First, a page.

Newt Gingrich in an interview on “Good Morning America” threw out names including Sanford, Florida Governor Charlie Crist (who helped McCain secure Florida but is looked upon with suspicion by conservatives), and former Arkansas Governor and still-rival Mike Huckabee. He even suggested a “unity ticket” with Connecticut Senator Joe Lieberman. However, Huckabee — who has been widely criticized by conservatives for his fiscal record and lack of foreign policy acumen — would, in the words of Karl Rove, be “double trouble” for many in the GOP base. McCain himself has previously indicated that choosing Lieberman as vice president would be problematic, but that he would be on the short list for a top national security position.
Another name at the top of many pundits’ lists is Minnesota Governor Tim Pawlenty. Pawlenty has shown his vote-getting ability in a “purple” state, is popular with social conservatives and is well versed in a range of domestic policy issues. His first term was a solid one — closing a budget deficit without raising taxes and reforming education — and remarkably conservative (he signed a law requiring a waiting period for abortions and one allowing carrying of concealed firearms). Although he did raise the cigarette tax in his second term he has continued to battle the state legislature on other tax increases. Moreover, he is a strong advocate for “Sam’s Club” (as opposed to country club) Republicanism, arguing for items not usually on the conservative wish list such as development of alternative energy sources and allowing drug importation from Canada. (Both items are favorite topics for McCain as well.) Thus, it’s not surprising that he was an early supporter of McCain and co-chair of his campaign.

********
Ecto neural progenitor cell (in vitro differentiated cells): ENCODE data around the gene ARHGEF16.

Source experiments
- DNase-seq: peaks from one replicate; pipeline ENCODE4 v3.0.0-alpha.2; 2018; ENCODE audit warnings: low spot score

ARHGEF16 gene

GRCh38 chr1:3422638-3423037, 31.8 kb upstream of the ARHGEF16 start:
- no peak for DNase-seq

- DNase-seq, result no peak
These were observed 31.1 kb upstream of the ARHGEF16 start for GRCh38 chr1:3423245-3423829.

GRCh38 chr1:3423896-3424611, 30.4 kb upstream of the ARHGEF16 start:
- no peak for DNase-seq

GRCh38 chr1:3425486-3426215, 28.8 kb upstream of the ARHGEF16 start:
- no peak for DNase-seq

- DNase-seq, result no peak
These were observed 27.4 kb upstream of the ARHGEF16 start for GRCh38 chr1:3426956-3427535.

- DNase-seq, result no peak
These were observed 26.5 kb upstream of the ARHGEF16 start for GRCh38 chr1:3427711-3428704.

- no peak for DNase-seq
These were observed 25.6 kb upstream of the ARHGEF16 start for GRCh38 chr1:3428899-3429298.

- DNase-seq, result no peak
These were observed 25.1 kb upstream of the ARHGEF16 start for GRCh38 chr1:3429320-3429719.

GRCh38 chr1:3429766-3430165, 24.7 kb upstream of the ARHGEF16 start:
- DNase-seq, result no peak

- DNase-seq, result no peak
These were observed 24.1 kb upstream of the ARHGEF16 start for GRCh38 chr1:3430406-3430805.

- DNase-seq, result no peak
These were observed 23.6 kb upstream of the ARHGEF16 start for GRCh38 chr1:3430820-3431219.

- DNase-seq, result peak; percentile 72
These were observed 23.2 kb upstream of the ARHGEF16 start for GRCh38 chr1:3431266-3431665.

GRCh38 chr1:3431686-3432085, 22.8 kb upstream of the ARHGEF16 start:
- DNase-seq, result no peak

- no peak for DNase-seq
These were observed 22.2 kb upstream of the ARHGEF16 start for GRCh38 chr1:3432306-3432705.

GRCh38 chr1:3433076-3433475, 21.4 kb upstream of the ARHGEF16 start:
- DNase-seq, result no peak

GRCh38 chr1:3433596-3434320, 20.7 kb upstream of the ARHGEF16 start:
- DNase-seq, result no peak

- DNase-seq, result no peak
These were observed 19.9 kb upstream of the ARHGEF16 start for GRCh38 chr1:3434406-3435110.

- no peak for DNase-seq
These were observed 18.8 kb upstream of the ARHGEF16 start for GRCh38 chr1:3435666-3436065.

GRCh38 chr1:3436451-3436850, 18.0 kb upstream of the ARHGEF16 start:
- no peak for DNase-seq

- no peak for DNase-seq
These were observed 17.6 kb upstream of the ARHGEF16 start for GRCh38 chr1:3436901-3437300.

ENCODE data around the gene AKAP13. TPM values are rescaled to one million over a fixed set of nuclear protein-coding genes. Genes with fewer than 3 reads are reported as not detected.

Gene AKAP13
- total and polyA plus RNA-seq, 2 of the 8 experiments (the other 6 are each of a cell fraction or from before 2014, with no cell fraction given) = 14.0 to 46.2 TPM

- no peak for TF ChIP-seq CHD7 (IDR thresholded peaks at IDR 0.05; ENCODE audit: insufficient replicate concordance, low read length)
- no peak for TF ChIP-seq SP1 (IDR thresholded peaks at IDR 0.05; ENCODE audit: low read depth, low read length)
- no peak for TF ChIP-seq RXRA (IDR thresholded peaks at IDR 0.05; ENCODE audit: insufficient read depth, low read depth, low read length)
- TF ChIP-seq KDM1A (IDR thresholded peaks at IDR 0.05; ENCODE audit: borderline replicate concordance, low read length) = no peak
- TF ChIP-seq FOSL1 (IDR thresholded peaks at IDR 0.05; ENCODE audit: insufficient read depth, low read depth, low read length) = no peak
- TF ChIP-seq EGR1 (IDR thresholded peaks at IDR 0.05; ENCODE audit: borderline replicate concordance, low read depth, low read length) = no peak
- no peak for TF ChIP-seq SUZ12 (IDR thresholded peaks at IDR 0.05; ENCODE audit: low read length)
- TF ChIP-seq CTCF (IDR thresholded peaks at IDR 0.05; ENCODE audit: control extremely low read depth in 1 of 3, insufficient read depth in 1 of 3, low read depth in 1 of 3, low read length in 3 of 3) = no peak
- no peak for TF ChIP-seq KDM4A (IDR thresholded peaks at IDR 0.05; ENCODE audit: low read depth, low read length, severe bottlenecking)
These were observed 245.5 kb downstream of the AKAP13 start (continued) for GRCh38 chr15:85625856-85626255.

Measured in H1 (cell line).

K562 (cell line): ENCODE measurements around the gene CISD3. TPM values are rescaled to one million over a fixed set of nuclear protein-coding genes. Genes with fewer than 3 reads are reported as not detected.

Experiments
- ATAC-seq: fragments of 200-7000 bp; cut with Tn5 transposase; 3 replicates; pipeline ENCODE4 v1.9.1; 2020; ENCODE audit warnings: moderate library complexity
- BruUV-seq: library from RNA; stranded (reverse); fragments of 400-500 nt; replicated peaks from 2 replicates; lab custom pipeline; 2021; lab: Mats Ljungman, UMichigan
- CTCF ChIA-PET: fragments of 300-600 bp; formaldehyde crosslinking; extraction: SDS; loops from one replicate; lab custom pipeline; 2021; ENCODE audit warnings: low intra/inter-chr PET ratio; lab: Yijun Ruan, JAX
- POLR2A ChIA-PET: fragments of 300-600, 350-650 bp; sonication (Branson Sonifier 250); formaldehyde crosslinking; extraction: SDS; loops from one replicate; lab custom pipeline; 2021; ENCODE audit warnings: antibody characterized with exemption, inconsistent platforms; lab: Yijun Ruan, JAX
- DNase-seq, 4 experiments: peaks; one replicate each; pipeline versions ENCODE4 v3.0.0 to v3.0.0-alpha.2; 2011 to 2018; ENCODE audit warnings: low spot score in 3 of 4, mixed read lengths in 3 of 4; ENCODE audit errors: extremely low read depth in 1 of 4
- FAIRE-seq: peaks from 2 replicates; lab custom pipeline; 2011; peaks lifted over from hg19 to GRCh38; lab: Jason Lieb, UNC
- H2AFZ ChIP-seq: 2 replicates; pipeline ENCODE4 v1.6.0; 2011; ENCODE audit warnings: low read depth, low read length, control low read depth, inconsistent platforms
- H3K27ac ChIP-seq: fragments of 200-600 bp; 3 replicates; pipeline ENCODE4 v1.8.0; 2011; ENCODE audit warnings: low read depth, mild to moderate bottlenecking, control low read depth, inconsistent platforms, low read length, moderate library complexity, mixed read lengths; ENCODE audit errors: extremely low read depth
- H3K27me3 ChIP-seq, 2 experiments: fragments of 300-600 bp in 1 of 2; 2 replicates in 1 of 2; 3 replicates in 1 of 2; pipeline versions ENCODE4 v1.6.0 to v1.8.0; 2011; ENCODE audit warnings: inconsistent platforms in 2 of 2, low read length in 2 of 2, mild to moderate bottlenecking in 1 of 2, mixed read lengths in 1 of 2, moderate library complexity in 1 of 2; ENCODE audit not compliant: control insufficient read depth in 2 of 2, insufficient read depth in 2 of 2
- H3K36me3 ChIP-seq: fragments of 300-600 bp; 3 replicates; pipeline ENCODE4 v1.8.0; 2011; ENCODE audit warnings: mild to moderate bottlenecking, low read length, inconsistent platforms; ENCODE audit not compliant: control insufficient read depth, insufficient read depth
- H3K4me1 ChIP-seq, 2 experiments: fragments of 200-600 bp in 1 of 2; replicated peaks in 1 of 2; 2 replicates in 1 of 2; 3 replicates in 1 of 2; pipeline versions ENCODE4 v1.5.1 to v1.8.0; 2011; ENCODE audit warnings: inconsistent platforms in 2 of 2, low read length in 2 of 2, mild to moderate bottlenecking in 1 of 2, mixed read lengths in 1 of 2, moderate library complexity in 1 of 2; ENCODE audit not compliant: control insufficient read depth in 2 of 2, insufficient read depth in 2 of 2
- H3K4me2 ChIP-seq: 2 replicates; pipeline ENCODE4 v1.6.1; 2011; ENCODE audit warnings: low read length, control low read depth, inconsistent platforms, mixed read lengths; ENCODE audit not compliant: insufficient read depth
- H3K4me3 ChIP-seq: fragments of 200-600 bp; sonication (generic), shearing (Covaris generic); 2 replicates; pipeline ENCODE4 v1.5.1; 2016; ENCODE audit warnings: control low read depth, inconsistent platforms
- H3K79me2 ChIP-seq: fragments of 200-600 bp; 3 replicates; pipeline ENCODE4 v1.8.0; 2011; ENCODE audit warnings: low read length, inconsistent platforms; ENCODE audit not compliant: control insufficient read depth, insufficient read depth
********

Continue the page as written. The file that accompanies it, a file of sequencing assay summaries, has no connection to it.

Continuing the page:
One name unlikely to be on the list: Mitt Romney. The animosity between McCain and Romney was palpable throughout the race. Romney, who ran poorly in the South, would do little to extend McCain’s appeal there. If Romney continues to aspire to the presidency, it would have to be in his own right in 2012 or 2016.